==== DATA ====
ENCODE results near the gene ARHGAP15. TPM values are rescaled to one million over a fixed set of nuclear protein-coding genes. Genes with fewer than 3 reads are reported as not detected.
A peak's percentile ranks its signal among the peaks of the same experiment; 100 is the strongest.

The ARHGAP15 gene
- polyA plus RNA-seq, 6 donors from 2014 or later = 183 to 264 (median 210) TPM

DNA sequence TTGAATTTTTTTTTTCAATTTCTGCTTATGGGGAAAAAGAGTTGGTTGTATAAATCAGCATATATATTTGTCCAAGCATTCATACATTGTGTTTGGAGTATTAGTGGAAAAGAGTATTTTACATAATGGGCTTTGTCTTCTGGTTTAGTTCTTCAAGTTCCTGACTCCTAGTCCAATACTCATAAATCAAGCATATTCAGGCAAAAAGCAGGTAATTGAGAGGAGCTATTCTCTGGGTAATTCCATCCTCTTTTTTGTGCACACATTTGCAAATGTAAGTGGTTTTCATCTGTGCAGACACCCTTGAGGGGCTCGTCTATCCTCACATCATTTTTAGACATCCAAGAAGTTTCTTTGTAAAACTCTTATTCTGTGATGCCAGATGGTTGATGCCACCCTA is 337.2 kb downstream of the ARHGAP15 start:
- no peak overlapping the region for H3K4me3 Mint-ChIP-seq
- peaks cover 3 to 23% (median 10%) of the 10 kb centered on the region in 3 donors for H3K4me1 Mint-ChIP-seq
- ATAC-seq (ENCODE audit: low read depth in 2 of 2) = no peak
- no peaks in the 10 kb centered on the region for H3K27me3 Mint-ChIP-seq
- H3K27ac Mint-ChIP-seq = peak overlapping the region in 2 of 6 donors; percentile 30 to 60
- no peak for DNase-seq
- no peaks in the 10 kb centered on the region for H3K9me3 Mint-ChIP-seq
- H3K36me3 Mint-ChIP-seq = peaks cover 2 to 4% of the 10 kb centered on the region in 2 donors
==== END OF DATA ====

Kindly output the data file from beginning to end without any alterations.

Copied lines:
ENCODE results near the gene ARHGAP15. TPM values are rescaled to one million over a fixed set of nuclear protein-coding genes. Genes with fewer than 3 reads are reported as not detected.
A peak's percentile ranks its signal among the peaks of the same experiment; 100 is the strongest.

The ARHGAP15 gene
- polyA plus RNA-seq, 6 donors from 2014 or later = 183 to 264 (median 210) TPM

DNA sequence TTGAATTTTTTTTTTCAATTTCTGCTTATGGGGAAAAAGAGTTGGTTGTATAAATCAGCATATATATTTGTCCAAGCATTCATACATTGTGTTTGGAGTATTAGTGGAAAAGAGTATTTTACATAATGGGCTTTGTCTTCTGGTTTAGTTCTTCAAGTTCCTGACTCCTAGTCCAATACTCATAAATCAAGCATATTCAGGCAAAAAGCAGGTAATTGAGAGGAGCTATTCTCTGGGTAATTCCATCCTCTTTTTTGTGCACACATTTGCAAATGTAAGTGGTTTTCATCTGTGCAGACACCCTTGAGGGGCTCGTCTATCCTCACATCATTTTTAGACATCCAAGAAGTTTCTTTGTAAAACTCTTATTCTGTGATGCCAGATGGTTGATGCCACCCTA is 337.2 kb downstream of the ARHGAP15 start:
- no peak overlapping the region for H3K4me3 Mint-ChIP-seq
- peaks cover 3 to 23% (median 10%) of the 10 kb centered on the region in 3 donors for H3K4me1 Mint-ChIP-seq
- ATAC-seq (ENCODE audit: low read depth in 2 of 2) = no peak
- no peaks in the 10 kb centered on the region for H3K27me3 Mint-ChIP-seq
- H3K27ac Mint-ChIP-seq = peak overlapping the region in 2 of 6 donors; percentile 30 to 60
- no peak for DNase-seq
- no peaks in the 10 kb centered on the region for H3K9me3 Mint-ChIP-seq
- H3K36me3 Mint-ChIP-seq = peaks cover 2 to 4% of the 10 kb centered on the region in 2 donors